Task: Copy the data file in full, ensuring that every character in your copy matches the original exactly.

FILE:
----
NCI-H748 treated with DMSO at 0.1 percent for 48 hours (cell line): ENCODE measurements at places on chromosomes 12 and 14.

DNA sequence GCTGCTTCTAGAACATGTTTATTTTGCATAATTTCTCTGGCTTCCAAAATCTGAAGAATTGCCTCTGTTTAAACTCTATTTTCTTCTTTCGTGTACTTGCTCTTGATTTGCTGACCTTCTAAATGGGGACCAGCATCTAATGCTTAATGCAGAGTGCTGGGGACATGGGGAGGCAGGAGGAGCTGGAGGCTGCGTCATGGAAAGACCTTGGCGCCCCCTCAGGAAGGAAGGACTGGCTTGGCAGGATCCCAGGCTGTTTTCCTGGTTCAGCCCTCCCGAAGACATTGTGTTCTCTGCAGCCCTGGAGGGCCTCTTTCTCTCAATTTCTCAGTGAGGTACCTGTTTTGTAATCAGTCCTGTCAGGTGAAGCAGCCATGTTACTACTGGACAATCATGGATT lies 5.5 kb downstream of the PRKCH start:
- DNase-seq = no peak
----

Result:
NCI-H748 treated with DMSO at 0.1 percent for 48 hours (cell line): ENCODE measurements at places on chromosomes 12 and 14.

DNA sequence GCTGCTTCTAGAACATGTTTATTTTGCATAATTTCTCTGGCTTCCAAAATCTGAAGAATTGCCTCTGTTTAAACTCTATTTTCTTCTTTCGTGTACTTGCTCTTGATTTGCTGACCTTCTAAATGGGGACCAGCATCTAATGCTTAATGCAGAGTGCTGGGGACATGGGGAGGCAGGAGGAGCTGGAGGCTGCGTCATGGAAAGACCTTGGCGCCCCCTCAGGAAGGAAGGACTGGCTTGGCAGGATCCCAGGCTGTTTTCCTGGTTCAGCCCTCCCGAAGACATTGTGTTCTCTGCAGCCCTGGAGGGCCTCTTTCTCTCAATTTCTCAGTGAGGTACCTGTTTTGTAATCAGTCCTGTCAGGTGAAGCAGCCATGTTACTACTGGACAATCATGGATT lies 5.5 kb downstream of the PRKCH start:
- DNase-seq = no peak